Jimena Reyes made the long, uncomfortable walk from her home on the outskirts of Jocotenango, Guatemala, to the Buckner Family Hope Center™ with her younger sister, Maria Rene, and her mother. Every step came with pain in her outside toes because she’d outgrown her only pair of shoes. Her discomfort had risen little by little over the last few weeks, until each outing had blossomed into a blistering, chafing ordeal. She had stopped wearing socks days ago to make more room for her feet.
But this morning her painful walk came with the hope of receiving a new pair of shoes at the Family Hope Center, where staff on the Buckner Guatemala team had invited families to participate in a fair providing school supplies and educational programming.
In addition to new shoes from Buckner Shoes for Orphan Souls®, each child received a backpack full of school supplies, while parents were treated to cooking classes, parenting skills classes, MannaPak food supplies and a devotional time.
After waiting in the hallway of her school, where the Buckner fair was being held, Jimena finally was chosen to enter. She walked through rows of dual seats, each containing a local church volunteer or Buckner staff member, and a child receiving a foot washing, followed by a new pair of shoes and socks.
Waiting for her in one of the many seats was a Buckner staff member, who gently removed the old, worn shoes from her sockless, road-grimed feet, which he washed with wipes before putting on fresh socks and a new pair of tennis shoes that, thankfully, fit her perfectly.
“What do these new shoes mean to you?” he asked.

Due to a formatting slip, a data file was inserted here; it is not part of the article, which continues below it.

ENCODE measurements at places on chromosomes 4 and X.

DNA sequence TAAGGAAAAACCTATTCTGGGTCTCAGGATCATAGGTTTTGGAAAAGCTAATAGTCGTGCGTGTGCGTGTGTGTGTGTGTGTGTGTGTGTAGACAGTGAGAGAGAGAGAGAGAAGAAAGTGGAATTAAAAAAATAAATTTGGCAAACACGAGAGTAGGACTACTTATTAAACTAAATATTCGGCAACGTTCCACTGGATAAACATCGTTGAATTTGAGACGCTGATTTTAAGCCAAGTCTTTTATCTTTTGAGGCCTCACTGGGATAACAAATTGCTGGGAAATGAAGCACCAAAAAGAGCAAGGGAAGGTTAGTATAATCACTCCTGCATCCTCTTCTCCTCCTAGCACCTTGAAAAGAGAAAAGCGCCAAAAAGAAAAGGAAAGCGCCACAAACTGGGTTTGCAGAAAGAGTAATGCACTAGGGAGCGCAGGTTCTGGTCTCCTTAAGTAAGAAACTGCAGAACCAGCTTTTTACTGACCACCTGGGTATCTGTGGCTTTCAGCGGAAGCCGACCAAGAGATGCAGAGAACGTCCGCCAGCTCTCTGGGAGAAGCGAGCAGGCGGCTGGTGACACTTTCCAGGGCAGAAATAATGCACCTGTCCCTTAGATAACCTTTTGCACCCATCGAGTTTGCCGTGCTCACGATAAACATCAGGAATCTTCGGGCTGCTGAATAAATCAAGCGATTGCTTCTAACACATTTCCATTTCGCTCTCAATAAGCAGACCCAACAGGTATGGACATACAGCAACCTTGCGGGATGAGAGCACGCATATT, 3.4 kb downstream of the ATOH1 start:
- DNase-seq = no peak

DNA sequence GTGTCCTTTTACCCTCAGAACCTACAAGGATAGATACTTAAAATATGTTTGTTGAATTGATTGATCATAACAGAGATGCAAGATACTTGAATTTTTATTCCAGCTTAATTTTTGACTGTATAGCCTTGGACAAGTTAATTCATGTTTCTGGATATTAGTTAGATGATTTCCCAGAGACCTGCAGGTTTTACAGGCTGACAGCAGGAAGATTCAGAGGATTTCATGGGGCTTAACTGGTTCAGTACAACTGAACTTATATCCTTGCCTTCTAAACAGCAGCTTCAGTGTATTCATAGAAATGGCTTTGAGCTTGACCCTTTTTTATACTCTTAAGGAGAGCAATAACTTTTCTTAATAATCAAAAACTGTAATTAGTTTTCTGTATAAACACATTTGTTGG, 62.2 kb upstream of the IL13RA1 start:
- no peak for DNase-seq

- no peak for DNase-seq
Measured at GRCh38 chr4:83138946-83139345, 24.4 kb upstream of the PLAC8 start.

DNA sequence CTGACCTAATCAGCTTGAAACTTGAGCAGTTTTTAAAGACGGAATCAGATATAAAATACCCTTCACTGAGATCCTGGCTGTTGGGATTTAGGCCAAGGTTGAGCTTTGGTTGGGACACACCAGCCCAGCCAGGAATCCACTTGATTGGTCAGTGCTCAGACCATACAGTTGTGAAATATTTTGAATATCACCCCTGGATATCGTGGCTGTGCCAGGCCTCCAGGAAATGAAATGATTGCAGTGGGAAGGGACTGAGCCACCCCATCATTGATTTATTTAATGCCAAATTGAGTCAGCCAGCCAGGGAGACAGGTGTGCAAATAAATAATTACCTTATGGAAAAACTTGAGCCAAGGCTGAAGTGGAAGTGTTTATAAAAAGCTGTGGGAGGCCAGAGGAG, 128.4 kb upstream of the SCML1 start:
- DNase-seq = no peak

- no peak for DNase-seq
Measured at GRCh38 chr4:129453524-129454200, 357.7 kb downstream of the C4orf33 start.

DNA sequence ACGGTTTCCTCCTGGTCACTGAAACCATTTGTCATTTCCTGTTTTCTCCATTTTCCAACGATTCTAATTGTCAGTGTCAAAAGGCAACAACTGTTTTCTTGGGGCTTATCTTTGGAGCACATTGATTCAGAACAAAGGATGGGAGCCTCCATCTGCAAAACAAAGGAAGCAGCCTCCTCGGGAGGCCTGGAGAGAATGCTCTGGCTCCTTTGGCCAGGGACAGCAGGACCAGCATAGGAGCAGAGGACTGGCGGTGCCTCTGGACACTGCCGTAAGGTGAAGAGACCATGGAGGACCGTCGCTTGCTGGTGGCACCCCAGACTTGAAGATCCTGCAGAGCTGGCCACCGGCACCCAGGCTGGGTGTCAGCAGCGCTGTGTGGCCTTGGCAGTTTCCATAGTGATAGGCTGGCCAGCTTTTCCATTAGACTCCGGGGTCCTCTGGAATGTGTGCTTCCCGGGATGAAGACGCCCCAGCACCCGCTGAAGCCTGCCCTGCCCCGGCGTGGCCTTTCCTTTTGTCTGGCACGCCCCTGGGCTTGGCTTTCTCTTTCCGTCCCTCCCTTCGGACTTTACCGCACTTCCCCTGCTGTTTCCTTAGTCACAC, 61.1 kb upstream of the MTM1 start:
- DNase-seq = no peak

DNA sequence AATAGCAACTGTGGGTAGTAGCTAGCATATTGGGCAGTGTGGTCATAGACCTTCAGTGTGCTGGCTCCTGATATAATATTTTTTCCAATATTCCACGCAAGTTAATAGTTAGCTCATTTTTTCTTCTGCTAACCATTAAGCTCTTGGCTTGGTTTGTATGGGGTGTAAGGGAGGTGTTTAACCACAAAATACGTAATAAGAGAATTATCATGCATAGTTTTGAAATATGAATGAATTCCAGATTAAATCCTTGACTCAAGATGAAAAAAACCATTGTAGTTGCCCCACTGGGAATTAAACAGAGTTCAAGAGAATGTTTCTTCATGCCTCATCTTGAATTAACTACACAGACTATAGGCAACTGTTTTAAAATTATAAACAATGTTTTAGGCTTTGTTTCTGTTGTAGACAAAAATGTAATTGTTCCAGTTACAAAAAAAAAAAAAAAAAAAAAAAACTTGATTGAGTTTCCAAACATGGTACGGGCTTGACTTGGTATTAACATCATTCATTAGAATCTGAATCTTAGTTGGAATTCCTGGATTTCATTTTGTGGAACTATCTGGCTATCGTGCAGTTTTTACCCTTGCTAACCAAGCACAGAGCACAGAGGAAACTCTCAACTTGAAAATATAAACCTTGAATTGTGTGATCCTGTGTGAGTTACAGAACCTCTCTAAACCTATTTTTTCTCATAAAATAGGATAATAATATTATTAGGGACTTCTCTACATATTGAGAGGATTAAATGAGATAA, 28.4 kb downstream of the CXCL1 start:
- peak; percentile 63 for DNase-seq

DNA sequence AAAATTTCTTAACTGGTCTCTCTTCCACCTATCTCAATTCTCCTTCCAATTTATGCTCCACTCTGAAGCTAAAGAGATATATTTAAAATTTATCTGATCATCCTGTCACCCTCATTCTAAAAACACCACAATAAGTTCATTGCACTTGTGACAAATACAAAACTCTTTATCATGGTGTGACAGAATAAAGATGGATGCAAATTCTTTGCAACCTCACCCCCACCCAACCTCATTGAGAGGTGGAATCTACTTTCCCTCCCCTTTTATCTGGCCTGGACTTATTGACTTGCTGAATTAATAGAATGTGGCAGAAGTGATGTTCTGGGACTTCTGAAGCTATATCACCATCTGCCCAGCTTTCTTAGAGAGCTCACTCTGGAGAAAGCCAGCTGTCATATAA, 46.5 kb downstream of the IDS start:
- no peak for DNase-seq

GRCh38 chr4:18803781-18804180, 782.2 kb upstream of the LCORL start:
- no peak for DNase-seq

“God sent them to me,” she responded, flashing a smile that revealed dimples straight out of Hollywood. “My old shoes don’t fit.”
He continued, “If you hadn’t received these new shoes, what would have happened?”
“My mom would have had to spend a lot of money,” she said. “She doesn’t have a job and has to clean houses and wash clothes.”
“What does your dad do?” he asked.
There is silence, followed by, “I don’t have a dad.”
The staff member changed the subject and with a smile, handed her a new pink backpack filled with school supplies.
“Notebooks, colored paper, glue, a pencil sharpener, pens, scissors, pencils, markers and a ruler!” Jimena exclaimed.
Each find elected a new round of smiles from the third grader, who added her favorite subject is math.
Buckner case worker Ana Pic knows the family’s situation well and hopes they will return to the Family Hope Center for services. While they are not in the program yet, fairs and distributions are often a way to attract new families and assess their needs for help.
“She is a girl who comes from a family in poverty,” Pic said. “She doesn’t have a father, and only has her mother, who has to do a lot of work to be able to give them what they need. They are one of the families who live in the rural part of this municipality. There are families that have a lot of challenges in sending their children to school.”
Because of those challenges, the shoe and supplies distribution “helps the family economically because the schools ask for a lot of school supplies.”
“It saves money for their parents,” Pic continued. “It also helps in their education. And the most important thing is that they see it as an unexpected gift.”
Pic said children like Jimena are at particular risk in several areas.
“Without family counseling, without support, without education, she would most likely drop out of school,” she shared. “She would most likely be a mom at a young age. Most likely she would have to start working to help with her mother’s finances. Most likely she would get involved in gangs and fall into unhealthy vices.”
Seeing her mother at the door, Jimena ran over to show off her new shoes. The pair both grinned, knowing their walk into the future would be a lot less painful.
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